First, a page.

• Any citizen of India, irrespective of his birth or residence, is entitled to enjoy civil and political rights throughout India in all States and Union Territories.
  • Unified judiciary
    • The Indian constitution established a unified judiciary with a pyramidical structure where the Supreme Court of India occupies the apex position. Its decisions are bound to be followed throughout the nation.
    • The decisions and verdicts passed by the Supreme Court are binding on any court in India.
    • This is done to ensure integration, consistency and cohesion in the entire judicial system of the country.
  • Office of Governor
    • The President of India appoints governors of the State on the advice of the Union executive.
    • The Governor is an agent of the Centre in the States.
    • He/she ensures that there is no breakdown of the constitutional machinery in the States and if in any case, it occurs, he is supposed to report it to the central government.
    • The Governor also enjoys some discretionary powers such as withholding a bill for the consideration of the President. 
  • Emergency powers
    • Only the central government has the power to declare an emergency on various grounds under Articles 352, 356 and 360.
    • The emergency provisions give extraordinary power to the Centre to deal with specific situations.
  • Residuary powers with the Centre
    • Those subjects which do not find a mention in the three lists of the Seventh Schedule of the Indian Constitution are supposed to be legislated by the central government.
    • This also points out the unitary bias of the Indian constitution.

What are the advantages of having a quasi-federal state?

  • The distribution of powers between the Centre and the States allows the individual units to function independently and autonomously. Similarly, a strong Centre ensures national integration. In a diverse country like India, a strong centre is a necessity to hold all the voices and opinions together.
  • Federalism also ensures a better understanding of local issues and demands. The State representatives in Rajya Sabha voice the local concerns time and again and thus help the Centre in understanding the regional issues better.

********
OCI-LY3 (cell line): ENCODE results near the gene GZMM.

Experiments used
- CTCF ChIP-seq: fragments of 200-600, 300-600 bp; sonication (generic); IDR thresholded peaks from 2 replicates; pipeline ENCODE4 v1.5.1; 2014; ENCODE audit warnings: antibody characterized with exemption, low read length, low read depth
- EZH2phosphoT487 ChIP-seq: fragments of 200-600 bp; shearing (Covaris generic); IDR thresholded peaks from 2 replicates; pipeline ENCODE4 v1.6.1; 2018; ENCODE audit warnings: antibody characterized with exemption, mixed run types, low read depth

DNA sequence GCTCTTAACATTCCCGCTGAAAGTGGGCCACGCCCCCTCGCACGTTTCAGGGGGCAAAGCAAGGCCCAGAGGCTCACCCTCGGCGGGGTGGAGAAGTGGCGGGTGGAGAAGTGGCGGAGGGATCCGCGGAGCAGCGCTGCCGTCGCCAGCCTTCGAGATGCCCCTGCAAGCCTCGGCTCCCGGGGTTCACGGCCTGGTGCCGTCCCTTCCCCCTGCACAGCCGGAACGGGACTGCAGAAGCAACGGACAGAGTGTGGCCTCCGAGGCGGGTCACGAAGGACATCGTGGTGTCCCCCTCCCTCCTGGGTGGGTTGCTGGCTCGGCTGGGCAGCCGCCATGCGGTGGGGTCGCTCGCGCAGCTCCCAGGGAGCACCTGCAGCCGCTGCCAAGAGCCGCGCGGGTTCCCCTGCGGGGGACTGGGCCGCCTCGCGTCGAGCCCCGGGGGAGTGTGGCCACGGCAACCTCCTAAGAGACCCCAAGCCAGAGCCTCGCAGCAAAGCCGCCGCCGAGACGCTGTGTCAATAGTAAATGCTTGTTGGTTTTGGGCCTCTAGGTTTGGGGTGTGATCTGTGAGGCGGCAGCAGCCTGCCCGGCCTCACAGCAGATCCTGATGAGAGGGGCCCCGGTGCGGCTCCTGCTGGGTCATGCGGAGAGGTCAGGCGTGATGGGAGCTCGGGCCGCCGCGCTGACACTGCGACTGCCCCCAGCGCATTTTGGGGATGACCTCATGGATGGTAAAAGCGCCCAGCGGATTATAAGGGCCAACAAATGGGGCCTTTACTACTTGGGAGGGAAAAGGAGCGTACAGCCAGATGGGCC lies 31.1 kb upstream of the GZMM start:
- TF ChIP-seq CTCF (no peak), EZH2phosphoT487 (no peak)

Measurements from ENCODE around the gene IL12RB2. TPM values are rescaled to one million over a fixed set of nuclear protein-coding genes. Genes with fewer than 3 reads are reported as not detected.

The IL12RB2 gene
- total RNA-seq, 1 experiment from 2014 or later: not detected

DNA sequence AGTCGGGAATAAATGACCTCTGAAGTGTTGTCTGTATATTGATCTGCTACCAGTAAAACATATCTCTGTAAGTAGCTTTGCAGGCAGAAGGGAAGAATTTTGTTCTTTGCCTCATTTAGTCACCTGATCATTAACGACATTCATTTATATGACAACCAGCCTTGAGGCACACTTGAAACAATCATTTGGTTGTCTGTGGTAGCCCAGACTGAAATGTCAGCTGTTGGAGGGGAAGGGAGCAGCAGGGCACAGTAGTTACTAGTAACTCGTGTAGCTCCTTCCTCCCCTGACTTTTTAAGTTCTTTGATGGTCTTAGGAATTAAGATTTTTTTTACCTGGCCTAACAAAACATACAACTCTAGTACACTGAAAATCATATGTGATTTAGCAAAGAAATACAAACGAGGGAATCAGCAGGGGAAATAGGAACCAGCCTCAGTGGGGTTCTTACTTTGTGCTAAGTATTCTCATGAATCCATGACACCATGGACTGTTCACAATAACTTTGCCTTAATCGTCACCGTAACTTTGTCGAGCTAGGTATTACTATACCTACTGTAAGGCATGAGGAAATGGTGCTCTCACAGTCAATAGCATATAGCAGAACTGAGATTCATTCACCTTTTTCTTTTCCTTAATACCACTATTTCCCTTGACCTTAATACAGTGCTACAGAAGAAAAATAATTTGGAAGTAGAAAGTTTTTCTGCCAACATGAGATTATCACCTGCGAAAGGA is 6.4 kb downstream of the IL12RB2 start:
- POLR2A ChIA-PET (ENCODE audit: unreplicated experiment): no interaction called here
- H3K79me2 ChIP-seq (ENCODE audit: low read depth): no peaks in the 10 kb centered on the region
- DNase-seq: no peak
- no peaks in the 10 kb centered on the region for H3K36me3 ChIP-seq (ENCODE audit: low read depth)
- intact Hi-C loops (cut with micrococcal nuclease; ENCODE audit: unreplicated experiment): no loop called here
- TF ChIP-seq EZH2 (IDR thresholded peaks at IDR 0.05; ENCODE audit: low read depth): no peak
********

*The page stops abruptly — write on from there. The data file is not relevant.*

• The listing of several issues in the Union List helps in the uniform and even implementation of national programmes which help in attaining the national goals. If the States were left with achieving various welfare targets, it would have led to uneven fulfilment of welfare goals.
  • Allowing the individual units to take part in administration helps in raising citizen participation and makes the administration more efficient and responsive to the needs of citizens.
  • Others.

Potential pitfalls of having a quasi-federal state

  • Conflict of authority is the most prominent issue, a quasi-federal state faces. The central and the provincial units often intend to assert their power which can be seen in various instances in India where States voice concerns again laws passed by the Parliament.
  • Abuse of power by a strong centre is another pitfall. The stronger Centre in India often tends to abuse its powers through Governors by imposing President’s Rule in States ruled by opposition parties even when it is not required.
  • Furthermore, by using the residuary powers, the central government often crosses the boundary lines and passes such laws where the consent of States would have been necessary.
  • Powers in the hands of individual units often lead to rising regionalism over patriotism. States tend to focus more on regional goals and aspirations which can be contrary to national goals and may eventually lead to secessionist demands.
  • Lack of accountability on the part of the Centre and States is another problem. When powers and functions are divided, it becomes easier for both parties to blame each other for policy failure and lack of development. This hampers the overall development of a nation.
  • Others.

Way forward

The Indian constitution and its institutional arrangement have been trying very well to ensure that the federal and unitary features of the Indian polity work in coordination to achieve the ultimate goal of ensuring equality and justice to its citizens. However, it also has potential pitfalls which need to be addressed by introducing gradual reforms in such a manner that the idea of cooperative federalism ultimately reigns.

Practise Question

Q. Is India a quasi-federal democracy? Substantiate your answer with suitable arguments.